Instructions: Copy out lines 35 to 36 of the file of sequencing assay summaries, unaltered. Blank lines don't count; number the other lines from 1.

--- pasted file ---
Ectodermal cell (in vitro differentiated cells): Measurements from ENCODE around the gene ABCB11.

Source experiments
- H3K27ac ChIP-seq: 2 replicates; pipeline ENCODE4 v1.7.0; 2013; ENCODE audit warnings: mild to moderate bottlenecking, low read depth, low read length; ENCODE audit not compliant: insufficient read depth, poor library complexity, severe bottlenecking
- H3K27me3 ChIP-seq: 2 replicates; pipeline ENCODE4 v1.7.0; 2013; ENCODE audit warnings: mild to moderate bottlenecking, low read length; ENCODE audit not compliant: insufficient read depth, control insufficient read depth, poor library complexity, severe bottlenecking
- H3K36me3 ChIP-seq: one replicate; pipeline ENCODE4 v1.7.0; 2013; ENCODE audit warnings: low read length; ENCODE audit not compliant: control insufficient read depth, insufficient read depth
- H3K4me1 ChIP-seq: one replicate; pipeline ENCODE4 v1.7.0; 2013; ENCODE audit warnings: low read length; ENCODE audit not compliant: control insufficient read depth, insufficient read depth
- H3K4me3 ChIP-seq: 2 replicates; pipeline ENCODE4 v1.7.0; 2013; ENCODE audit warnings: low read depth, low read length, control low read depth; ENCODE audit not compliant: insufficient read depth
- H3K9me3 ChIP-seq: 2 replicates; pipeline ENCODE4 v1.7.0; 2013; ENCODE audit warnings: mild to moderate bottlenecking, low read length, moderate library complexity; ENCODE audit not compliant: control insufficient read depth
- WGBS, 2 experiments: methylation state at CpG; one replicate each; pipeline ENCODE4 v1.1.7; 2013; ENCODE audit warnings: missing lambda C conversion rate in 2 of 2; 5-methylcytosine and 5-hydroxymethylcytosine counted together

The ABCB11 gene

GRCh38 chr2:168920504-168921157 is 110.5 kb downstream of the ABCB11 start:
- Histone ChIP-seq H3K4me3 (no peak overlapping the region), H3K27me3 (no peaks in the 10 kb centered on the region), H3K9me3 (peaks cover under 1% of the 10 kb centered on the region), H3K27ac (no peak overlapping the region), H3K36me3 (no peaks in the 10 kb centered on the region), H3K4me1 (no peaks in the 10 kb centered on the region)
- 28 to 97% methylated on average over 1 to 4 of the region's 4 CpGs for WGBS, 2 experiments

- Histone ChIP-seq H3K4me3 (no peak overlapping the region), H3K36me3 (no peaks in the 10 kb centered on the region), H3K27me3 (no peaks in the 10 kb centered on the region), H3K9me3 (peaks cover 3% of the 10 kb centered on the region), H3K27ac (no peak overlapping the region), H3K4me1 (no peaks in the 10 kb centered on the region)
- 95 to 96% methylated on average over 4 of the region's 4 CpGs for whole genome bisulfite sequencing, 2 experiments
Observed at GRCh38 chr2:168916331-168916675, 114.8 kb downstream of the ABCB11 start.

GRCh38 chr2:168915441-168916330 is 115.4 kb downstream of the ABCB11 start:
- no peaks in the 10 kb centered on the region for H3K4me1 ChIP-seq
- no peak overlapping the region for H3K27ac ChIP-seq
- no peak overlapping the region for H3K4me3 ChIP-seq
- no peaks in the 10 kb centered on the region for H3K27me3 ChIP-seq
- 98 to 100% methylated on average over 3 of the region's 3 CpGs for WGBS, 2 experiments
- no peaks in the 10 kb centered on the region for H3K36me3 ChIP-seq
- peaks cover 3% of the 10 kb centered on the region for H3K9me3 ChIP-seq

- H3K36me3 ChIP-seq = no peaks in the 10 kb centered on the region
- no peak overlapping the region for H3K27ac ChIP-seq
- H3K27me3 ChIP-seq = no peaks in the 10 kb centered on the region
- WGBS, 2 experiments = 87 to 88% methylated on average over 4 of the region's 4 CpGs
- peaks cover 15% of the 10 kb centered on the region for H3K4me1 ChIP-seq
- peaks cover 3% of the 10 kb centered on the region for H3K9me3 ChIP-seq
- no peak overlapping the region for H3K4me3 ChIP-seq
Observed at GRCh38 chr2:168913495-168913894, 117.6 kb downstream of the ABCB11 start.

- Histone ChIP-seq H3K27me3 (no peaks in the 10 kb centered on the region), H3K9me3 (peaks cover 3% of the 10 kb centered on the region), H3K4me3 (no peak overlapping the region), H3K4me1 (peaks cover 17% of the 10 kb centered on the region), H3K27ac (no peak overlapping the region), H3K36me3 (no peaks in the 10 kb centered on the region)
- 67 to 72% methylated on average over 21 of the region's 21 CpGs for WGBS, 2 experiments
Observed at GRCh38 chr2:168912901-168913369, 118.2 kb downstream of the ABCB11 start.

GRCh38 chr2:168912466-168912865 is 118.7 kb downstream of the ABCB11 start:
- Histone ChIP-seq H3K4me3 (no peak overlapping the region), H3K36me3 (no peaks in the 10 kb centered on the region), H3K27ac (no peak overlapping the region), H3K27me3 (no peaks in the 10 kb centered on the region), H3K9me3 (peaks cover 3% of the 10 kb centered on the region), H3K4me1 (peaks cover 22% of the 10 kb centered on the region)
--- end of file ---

Observed at GRCh38 chr2:168912901-168913369, 118.2 kb downstream of the ABCB11 start.

GRCh38 chr2:168912466-168912865 is 118.7 kb downstream of the ABCB11 start: